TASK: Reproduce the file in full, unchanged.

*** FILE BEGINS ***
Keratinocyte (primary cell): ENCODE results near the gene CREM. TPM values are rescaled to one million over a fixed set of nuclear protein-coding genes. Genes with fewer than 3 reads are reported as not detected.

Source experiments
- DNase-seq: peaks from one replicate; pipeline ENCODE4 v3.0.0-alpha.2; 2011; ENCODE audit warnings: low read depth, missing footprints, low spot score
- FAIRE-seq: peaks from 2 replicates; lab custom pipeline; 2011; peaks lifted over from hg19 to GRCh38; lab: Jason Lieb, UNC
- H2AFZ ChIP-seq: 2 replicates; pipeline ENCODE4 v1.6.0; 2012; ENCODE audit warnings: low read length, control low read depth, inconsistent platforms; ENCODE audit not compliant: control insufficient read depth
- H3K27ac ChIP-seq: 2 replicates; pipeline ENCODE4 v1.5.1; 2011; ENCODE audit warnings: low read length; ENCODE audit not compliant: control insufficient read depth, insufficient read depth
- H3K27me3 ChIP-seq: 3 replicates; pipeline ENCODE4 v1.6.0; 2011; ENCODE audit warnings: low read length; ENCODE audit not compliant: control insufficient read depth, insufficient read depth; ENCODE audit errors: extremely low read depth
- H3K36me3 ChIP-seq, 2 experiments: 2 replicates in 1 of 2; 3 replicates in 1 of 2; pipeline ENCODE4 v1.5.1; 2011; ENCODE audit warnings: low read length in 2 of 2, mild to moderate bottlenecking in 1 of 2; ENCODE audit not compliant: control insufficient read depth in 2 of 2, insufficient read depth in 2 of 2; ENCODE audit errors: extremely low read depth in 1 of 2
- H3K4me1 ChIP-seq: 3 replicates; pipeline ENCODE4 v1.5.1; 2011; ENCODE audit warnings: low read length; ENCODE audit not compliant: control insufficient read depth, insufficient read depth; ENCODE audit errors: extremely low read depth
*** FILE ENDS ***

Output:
Keratinocyte (primary cell): ENCODE results near the gene CREM. TPM values are rescaled to one million over a fixed set of nuclear protein-coding genes. Genes with fewer than 3 reads are reported as not detected.

Source experiments
- DNase-seq: peaks from one replicate; pipeline ENCODE4 v3.0.0-alpha.2; 2011; ENCODE audit warnings: low read depth, missing footprints, low spot score
- FAIRE-seq: peaks from 2 replicates; lab custom pipeline; 2011; peaks lifted over from hg19 to GRCh38; lab: Jason Lieb, UNC
- H2AFZ ChIP-seq: 2 replicates; pipeline ENCODE4 v1.6.0; 2012; ENCODE audit warnings: low read length, control low read depth, inconsistent platforms; ENCODE audit not compliant: control insufficient read depth
- H3K27ac ChIP-seq: 2 replicates; pipeline ENCODE4 v1.5.1; 2011; ENCODE audit warnings: low read length; ENCODE audit not compliant: control insufficient read depth, insufficient read depth
- H3K27me3 ChIP-seq: 3 replicates; pipeline ENCODE4 v1.6.0; 2011; ENCODE audit warnings: low read length; ENCODE audit not compliant: control insufficient read depth, insufficient read depth; ENCODE audit errors: extremely low read depth
- H3K36me3 ChIP-seq, 2 experiments: 2 replicates in 1 of 2; 3 replicates in 1 of 2; pipeline ENCODE4 v1.5.1; 2011; ENCODE audit warnings: low read length in 2 of 2, mild to moderate bottlenecking in 1 of 2; ENCODE audit not compliant: control insufficient read depth in 2 of 2, insufficient read depth in 2 of 2; ENCODE audit errors: extremely low read depth in 1 of 2
- H3K4me1 ChIP-seq: 3 replicates; pipeline ENCODE4 v1.5.1; 2011; ENCODE audit warnings: low read length; ENCODE audit not compliant: control insufficient read depth, insufficient read depth; ENCODE audit errors: extremely low read depth